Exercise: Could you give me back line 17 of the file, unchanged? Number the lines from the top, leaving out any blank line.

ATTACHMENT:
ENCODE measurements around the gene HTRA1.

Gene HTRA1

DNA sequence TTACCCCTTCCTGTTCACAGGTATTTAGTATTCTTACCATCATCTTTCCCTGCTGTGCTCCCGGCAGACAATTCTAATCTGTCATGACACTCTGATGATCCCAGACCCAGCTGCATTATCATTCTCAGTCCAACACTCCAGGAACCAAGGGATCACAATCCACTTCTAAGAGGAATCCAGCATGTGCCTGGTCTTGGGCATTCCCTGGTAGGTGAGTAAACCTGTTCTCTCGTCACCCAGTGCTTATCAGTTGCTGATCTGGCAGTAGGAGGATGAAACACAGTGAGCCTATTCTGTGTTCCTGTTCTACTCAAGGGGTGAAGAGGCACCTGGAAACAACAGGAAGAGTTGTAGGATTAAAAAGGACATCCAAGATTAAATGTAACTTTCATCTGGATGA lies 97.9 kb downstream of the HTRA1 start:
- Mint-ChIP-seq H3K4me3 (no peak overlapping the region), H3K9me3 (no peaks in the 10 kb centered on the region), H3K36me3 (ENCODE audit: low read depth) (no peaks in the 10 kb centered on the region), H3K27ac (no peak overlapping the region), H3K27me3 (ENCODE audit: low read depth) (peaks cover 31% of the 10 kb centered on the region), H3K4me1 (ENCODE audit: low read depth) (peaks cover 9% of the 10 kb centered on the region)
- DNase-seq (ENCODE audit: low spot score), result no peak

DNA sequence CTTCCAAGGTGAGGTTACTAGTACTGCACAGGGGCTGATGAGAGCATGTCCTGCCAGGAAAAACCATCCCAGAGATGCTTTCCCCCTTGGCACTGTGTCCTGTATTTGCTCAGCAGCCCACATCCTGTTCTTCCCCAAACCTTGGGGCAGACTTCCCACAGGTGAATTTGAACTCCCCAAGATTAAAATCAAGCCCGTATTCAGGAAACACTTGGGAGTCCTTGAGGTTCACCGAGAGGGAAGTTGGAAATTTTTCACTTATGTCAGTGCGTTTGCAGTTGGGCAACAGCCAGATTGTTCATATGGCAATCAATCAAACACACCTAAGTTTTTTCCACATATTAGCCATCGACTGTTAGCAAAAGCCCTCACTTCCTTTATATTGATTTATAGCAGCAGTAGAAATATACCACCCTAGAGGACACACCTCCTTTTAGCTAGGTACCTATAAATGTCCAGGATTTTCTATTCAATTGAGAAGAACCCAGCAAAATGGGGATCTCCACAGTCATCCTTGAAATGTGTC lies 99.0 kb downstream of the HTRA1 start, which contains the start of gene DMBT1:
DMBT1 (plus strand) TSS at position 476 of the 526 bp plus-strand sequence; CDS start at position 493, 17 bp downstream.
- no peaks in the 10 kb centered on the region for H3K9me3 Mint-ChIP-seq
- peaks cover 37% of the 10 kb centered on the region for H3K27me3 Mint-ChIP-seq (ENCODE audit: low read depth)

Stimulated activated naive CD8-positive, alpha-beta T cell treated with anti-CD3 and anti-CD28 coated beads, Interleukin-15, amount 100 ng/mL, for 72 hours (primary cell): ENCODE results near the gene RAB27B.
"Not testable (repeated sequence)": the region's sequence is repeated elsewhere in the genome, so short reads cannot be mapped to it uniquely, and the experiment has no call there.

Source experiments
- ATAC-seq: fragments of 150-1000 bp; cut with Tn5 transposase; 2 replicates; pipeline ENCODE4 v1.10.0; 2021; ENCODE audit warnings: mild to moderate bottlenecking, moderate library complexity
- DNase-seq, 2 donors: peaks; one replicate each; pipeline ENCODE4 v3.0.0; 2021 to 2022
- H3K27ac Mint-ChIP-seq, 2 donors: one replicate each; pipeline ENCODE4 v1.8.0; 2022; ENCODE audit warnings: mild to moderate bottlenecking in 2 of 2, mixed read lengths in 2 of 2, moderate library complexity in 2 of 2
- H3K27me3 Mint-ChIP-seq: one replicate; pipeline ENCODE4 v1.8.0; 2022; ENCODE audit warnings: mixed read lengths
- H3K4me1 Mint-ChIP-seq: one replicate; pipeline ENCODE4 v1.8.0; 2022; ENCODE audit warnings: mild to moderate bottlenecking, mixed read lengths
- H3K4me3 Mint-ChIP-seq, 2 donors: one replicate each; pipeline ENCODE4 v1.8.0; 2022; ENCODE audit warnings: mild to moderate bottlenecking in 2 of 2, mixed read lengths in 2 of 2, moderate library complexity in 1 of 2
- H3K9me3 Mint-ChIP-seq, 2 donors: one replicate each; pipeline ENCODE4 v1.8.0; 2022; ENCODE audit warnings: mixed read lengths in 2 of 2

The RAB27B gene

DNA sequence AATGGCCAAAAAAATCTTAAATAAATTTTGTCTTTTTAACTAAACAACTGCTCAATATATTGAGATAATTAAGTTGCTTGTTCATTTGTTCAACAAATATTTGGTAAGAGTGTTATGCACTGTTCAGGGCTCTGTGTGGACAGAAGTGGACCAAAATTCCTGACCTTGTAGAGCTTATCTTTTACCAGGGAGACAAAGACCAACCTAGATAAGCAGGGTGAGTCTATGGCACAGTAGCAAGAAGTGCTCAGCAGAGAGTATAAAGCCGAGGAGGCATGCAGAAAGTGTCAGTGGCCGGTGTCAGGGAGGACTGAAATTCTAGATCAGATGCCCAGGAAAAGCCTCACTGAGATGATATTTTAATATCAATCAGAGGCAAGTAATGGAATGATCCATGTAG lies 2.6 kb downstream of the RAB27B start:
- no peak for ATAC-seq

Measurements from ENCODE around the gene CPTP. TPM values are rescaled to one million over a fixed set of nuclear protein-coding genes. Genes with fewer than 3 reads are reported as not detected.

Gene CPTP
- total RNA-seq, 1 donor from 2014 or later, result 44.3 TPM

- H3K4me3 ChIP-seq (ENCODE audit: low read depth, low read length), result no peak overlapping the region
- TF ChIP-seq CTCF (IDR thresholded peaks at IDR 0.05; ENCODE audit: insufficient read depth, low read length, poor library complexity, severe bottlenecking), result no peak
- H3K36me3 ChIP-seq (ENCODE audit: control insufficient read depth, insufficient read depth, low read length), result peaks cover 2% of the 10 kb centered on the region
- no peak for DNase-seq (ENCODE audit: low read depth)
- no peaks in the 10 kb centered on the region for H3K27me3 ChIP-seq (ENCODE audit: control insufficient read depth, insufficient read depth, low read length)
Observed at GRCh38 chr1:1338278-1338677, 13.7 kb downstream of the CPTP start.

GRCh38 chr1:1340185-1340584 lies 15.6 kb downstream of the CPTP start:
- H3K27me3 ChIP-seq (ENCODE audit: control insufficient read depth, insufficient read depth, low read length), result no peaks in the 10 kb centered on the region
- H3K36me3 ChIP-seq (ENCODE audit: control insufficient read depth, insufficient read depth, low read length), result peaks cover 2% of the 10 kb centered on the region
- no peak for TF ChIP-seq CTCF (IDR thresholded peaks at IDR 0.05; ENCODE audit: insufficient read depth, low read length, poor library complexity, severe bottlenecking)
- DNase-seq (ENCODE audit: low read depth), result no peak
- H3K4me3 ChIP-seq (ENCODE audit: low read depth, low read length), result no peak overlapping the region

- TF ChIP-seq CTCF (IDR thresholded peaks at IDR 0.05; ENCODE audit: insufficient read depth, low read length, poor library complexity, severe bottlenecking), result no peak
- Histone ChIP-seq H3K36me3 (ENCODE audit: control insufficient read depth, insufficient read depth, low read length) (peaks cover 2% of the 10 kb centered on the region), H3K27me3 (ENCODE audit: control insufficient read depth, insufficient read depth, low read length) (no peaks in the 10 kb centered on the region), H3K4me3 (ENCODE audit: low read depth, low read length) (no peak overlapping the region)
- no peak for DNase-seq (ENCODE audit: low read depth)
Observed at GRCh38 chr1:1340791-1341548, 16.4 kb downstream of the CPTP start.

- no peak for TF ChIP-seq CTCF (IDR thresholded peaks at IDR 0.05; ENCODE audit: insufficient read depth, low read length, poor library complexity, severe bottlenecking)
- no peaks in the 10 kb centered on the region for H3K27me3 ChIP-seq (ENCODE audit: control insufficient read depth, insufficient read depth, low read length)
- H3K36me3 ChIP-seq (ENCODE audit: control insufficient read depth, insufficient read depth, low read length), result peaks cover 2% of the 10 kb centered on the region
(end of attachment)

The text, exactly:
- H3K4me1 Mint-ChIP-seq: one replicate; pipeline ENCODE4 v1.8.0; 2022; ENCODE audit warnings: mild to moderate bottlenecking, mixed read lengths